Reptiles, just like the crested gecko can be tricky to decipher. Unlike cats and dogs where you can immediately see if something wrong with them, crested geckos require you to be a keen observer. Even the most normal behavior can mean something else in the world of reptiles.
A simple opening of the mouth of a crested gecko can mean a number of things. It can be a sign of distress or he is trying to regurgitate something. Moreover, it can also be a sign of a serious disease. On the other hand, it can also just be normal behavior.
If you have no idea as to why your crested gecko’s mouth is open, this is the perfect read for you. You will get to know some of the reasons behind this behavior as well as some tips and tricks on how to deal with it. So keep on reading to find out more!
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Why Your Crested Gecko’s Mouth Is Open: The Reasons
Before we go over the different reasons as to why your crested gecko’s mouth is open, you should always remember to not take things into your own hands when things are bad. If you find out that the reason has something to do with a disease, get in touch with your vet immediately.
1. Licking Of The Eyes Or Face
You might be panicking when you always see your crested gecko with his mouth open. But before you panic yourself to death, take a closer look. Your crested gecko might just be licking his eyes or face.
A lot of owners have stressed themselves only to find out that their crested gecko’s mouth is open due to the fact that his tongue is trying to reach his eyes and face. At a distance, it can be difficult to see as their tongues are so little.
When this happens, just let your crested gecko be. He simply does this because he is trying to put moisture back to his eyes and face. As you know, they do not have eyelids so they constantly have to manually put moisture to their eyes.
As cunning as the crested gecko can be, they can still manage to go through all sorts of trouble that may risk their health. One of which is accidental ingestion of foreign materials that are not able to pass through their tiny throats.
Of course, this will cause them a lot of discomfort as something is stuck inside them (the poor things). Good thing, they can regurgitate these things. However, due to their tiny bodies, the process of regurgitation takes a long time.
When we say a long time, it may take three days to a week. Yikes!
The things that they can ingest are leaves, clumps of the substrate, shredded skin, pebbles, etc. What you can do is to try and take a look at the inside of the mouth of your crested gecko.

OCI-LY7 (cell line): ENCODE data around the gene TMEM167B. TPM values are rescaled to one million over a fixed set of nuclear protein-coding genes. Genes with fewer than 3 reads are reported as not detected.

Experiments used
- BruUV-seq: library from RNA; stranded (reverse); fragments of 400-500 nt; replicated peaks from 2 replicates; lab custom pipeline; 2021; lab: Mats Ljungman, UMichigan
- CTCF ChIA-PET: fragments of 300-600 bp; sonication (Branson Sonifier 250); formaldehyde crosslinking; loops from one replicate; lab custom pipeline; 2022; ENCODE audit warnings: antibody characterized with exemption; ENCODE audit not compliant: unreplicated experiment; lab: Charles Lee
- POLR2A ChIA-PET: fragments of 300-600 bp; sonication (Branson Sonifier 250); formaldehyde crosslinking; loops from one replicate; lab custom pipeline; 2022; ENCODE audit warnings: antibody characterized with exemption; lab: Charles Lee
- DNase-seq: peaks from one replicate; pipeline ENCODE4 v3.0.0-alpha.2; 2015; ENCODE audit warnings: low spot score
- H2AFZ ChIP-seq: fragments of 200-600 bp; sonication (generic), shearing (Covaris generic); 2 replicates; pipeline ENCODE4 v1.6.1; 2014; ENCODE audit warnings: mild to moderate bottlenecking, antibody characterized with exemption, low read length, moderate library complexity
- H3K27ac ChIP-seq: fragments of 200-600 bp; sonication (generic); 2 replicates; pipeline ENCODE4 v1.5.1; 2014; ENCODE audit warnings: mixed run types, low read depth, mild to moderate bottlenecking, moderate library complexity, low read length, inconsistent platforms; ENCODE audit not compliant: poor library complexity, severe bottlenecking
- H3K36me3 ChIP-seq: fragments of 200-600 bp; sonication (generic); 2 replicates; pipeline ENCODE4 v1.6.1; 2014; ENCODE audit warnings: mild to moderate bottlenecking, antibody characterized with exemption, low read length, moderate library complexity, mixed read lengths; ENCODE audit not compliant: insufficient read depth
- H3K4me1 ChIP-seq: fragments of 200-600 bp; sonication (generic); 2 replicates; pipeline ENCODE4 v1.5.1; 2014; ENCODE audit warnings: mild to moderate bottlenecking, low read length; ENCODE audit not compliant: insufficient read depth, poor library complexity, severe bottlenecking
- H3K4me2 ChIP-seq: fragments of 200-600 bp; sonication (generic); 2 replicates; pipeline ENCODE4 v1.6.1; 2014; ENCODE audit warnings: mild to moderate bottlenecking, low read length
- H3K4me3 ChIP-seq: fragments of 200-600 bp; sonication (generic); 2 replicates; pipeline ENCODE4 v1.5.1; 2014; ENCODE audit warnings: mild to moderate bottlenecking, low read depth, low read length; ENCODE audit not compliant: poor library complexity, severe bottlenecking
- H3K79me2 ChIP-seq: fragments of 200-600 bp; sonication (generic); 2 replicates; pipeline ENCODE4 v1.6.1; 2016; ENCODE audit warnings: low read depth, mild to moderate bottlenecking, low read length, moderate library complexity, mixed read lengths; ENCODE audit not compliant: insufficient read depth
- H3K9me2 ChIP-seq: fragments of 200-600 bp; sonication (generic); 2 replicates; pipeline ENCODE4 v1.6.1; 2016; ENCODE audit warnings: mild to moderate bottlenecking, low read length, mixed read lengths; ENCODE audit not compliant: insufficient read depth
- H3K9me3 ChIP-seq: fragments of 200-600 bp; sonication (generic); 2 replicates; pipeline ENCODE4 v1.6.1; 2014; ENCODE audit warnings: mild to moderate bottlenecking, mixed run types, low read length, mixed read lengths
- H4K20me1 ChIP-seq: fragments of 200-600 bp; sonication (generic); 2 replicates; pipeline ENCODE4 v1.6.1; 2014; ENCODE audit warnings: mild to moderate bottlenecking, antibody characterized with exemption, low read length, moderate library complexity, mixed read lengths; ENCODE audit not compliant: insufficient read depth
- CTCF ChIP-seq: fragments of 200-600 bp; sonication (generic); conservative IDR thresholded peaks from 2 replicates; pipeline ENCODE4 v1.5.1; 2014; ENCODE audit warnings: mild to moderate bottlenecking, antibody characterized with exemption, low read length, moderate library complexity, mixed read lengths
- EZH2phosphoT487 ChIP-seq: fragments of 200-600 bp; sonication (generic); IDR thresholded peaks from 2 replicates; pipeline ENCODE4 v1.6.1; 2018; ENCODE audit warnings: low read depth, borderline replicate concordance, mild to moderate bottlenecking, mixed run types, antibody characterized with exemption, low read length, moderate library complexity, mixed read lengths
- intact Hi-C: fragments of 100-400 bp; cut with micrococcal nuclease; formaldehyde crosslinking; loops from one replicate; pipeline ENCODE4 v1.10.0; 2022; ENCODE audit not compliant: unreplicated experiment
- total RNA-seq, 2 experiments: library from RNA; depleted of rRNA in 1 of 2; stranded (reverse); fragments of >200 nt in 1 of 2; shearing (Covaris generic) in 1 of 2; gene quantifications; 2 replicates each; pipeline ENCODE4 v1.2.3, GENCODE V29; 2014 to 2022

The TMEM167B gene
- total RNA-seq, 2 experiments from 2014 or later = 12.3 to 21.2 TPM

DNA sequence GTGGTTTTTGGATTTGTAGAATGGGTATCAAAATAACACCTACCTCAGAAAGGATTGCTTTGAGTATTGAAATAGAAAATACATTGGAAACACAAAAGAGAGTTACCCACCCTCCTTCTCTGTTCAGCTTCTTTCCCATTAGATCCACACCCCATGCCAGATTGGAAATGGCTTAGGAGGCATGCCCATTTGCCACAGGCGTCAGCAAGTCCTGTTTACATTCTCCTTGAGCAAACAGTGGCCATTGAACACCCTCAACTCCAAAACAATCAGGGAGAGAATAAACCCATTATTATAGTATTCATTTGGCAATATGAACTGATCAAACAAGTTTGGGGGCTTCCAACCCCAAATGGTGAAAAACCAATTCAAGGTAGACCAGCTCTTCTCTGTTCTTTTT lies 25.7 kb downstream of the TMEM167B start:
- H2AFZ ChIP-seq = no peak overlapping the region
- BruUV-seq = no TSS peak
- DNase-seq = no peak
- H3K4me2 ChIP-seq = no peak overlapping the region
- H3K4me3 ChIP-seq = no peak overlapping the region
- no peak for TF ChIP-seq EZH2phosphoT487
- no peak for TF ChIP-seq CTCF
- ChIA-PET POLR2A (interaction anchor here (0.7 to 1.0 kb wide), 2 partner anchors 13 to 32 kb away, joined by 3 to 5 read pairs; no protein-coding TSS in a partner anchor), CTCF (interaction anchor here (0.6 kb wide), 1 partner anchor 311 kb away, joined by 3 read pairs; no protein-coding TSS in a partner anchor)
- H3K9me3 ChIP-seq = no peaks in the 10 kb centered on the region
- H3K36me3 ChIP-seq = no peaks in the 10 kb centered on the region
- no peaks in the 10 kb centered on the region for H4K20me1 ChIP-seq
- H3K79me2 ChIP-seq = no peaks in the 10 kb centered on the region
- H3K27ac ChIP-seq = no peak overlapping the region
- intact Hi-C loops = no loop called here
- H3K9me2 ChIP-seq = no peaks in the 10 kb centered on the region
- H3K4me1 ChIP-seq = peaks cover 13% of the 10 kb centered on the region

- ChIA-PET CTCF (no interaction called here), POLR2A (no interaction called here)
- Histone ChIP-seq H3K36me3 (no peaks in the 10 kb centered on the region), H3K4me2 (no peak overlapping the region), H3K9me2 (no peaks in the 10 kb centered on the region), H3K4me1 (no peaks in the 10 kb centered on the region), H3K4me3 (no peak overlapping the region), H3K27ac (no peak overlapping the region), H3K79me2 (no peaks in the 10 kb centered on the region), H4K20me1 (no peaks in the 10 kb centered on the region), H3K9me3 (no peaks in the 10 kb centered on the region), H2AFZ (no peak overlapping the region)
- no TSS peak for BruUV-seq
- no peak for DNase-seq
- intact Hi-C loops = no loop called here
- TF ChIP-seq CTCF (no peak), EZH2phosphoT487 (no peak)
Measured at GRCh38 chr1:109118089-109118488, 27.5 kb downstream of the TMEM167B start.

If you see something at the surface in which it can be easily pulled out manually, you can help your crested gecko.
First off, make sure that he is not under a lot of stress so that you can still handle him. Use a tweezer to pull out whatever it is that is stuck. If the thing is really lodged in his throat, then you should ask for help from your vet to properly take it out.
3. Sign Of Stress
If you finally realize that your crested gecko is not simply licking his eyes or face, it may be a huge sign that he is under a lot of stress. The bad news for this is that, there are also a lot of possible stressors. The following are a few of them.
Stress Due To Handling
If you notice that his mouth is open whenever you approach his enclosure, but his mouth is closed when you are far away, he might be stressed due to your handling. As crested geckos are solitary creatures, they do not like to be held in general.
This is also the reason why it is best to train them early on when it comes to handling. Some veterinary assistants and breeders suggested that it will be great to hold your crested gecko at least 15 to 30 minutes a day, just so he can get used to it.
But again, even if this is the case, they will not warm up to the idea easily. They will express their hesitation to be held by opening their mouth and leave it gaping. They are trying to scare you even though they are scared themselves.
While doing so, they may twitch their tail and also chirp and make squeaking noises. If this is the case, it is better to leave him alone and not handle him. You can try handling him later on when he calms down.
Of course, you do not want your crested gecko to associate “handling time” to being “stressful time.” For more help, read our Crested Gecko Bonding Guide here!
Stress Due To Misting